Browsing named entities in Rebellion Record: a Diary of American Events, Diary from December 17, 1860 - April 30, 1864 (ed. Frank Moore). You can also browse the collection for Sharpsburg (Ohio, United States) or search for Sharpsburg (Ohio, United States) in all documents.

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ps under Gen. Miles replying frequently. The funeral of Col. George W. Pratt, of the New York Twentieth regiment, took place at Albany to-day. It was one of the largest assemblages ever seen in that city on a similar occasion. It was attended by the Governor and staff, the Tenth and Twenty-fifth regiments, deputations from Masonic orders, and a number of distinguished strangers from New York and elsewhere. An engagement took place at Munfordsville, Ky., between a force of Union troops stationed in that town, under the command of Col. Wilder, Seventeenth Indiana, and a large body of rebels, under General Duncan, resulting, after a fight of seven hours duration, in the repulse of the rebels with great loss.--(Docs. 121 and 207.) This evening the Union cavalry at Harper's Ferry, two thousand in number, succeeded in cutting their way out by the Sharpsburgh road, and while so doing captured one hundred prisoners, and the rebel General Longstreet's wagon train.--(Doc. 120.)
of their camp, and captured and destroyed all their camp equipage, killing seven, and capturing nine. They pursued them about one and a half miles, when they were reenforced by two regiments of infantry and three pieces of artillery. The National force then fell back without the loss of a man. Major John J. Key was dismissed from the service of the United States for having replied to the question propounded to him--Why was not the rebel army bagged immediately after the battle near Sharpsburgh? --that it was not the game; that we should tire the rebels out and ourselves; that that was the only way the Union could be preserved, we come together fraternally, and slavery be saved. Augusta, Ky., was captured by a force of rebel guerrillas, under Captain Basil Duke. The home guard, under the command of Colonel Bradford, vigorously attacked the rebels from the houses; but, being outnumbered, they were compelled to surrender, but not before killing and wounding a large number of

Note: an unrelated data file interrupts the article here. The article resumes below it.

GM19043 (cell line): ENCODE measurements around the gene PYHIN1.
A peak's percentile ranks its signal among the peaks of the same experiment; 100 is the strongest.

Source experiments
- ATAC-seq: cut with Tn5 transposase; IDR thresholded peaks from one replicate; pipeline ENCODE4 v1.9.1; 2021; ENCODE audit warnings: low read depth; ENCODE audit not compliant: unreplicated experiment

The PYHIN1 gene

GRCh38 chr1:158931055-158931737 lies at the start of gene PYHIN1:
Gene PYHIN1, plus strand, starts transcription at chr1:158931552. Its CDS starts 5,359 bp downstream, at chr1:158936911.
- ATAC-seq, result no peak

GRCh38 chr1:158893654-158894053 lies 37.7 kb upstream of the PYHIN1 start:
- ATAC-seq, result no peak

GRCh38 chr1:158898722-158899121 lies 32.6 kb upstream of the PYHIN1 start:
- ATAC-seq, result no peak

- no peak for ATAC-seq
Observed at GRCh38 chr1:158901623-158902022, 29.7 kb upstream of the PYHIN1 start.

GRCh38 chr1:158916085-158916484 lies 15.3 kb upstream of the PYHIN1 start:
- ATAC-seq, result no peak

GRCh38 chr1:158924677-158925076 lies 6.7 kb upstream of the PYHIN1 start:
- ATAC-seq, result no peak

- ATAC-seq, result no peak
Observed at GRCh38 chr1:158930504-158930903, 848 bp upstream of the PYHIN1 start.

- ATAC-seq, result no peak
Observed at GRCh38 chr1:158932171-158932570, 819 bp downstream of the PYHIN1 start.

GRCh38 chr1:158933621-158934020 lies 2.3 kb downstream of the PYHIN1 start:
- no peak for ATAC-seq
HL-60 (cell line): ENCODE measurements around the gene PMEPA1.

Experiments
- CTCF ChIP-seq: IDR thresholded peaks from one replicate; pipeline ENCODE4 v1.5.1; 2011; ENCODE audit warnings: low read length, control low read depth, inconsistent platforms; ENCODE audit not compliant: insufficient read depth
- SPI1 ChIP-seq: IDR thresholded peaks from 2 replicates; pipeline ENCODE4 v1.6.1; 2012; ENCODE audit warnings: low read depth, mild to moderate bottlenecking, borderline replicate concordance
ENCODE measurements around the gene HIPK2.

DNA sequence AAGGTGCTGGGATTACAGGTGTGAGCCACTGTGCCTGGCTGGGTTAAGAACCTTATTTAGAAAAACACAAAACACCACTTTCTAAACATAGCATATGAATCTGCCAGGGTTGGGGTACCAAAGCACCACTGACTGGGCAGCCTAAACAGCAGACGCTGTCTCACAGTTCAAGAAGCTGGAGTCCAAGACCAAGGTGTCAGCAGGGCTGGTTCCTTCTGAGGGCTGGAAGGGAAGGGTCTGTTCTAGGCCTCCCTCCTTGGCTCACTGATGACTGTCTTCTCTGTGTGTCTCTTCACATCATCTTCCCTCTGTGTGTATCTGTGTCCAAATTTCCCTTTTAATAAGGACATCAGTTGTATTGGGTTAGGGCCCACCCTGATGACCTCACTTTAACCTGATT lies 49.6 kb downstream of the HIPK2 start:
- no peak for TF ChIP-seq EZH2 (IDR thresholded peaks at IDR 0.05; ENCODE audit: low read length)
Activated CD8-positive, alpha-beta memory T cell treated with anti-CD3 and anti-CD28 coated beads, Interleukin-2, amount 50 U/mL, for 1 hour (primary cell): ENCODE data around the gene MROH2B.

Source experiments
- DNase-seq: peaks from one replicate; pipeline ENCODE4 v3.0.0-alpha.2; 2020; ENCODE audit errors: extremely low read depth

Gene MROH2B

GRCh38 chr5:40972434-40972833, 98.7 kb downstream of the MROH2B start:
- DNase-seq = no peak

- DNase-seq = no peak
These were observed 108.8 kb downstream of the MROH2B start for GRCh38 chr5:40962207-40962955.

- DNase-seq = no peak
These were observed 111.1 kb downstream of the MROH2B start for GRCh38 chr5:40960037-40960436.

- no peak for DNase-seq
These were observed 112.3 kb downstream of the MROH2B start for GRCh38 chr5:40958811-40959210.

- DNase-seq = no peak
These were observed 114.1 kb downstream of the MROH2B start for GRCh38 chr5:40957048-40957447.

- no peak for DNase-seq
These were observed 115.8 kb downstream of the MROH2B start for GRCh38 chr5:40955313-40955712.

els still held their position in the vicinity of Winchester. The Twenty-second regiment of New Jersey volunteers, nine months men, left Trenton for the seat of war. The regiment was fully equipped, and composed principally of young men from the farming districts.--Brig.-Gen. Quincy A. Gillmore, having been assigned by General Wright to the command of the district of Western Virginia, entered upon his duties to-day, establishing his headquarters at Point Pleasant.--A spirited cavalry skirmish took place near Sharpsburgh, Md., in which the rebels were dispersed, and a squad of them captured.--Baltimore American, September 30. Three hundred and sixty-three disloyal citizens of Carroll County, Mo., were assessed eleven thousand dollars by the Board of Commissioners appointed under General Order No. Three, for killing and wounding loyal soldiers and citizens, and for taking property belonging to said persons. The sums levied ranged from two to one thousand dollars on each person.
g of one thousand five hundred troops and seven gunboats, from Hilton Head, S. C., under command of Gen. Brannan, which had concentrated at St. John's River, Fla., attacked and occupied the rebel fortifications on St. John's Bluff, capturing nine guns and a large quantity of munitions, provisions, and camp equipage abandoned by the rebels in their retreat. The gunboats afterward ascended the river to Jacksonville, the rebels retreating at their approach. From his headquarters near Sharpsburgh, Md., General McClellan issued a congratulatory order to the army under his command, for the victories achieved by their bravery at the battles of South-Mountain and Antietam. Fourteen guns, thirty-nine colors, fifteen thousand five hundred stand of arms, and nearly six thousand prisoners taken from the enemy, were, he said, evidences of the completeness of their triumph. A joint resolution was adopted by the Virginia (rebel) Legislature, providing that no person within that State shou
m; and as General Humphrey had no artillery, and the object of the reconnoissance having been accomplished, he withdrew his forces across the river. The steamer John H. Dickey, plying between St. Louis, Mo., and Memphis, Tennessee, was this day attacked by a band of rebel guerrillas, in the vicinity of Pemiscot Bayou, Missouri, but escaped without much injury. No one was killed, and only one person slightly wounded.--The rebel Brigadier-General George B. Anderson, who was wounded at Sharpsburgh, Md., died at Raleigh, North-Carolina. A reconnoissance under the command of General Hancock, left Bolivar Heights early this morning and proceeded toward Charlestown, Va. When a mile and a half from the town, the rebels opened fire upon the Union troops from a battery of five pieces, which was responded to by Clark's and Tompkins's Rhode Island batteries, for about two hours, when the rebels fell back to the hills beyond the town. The rebels' guns were well served, but only a few o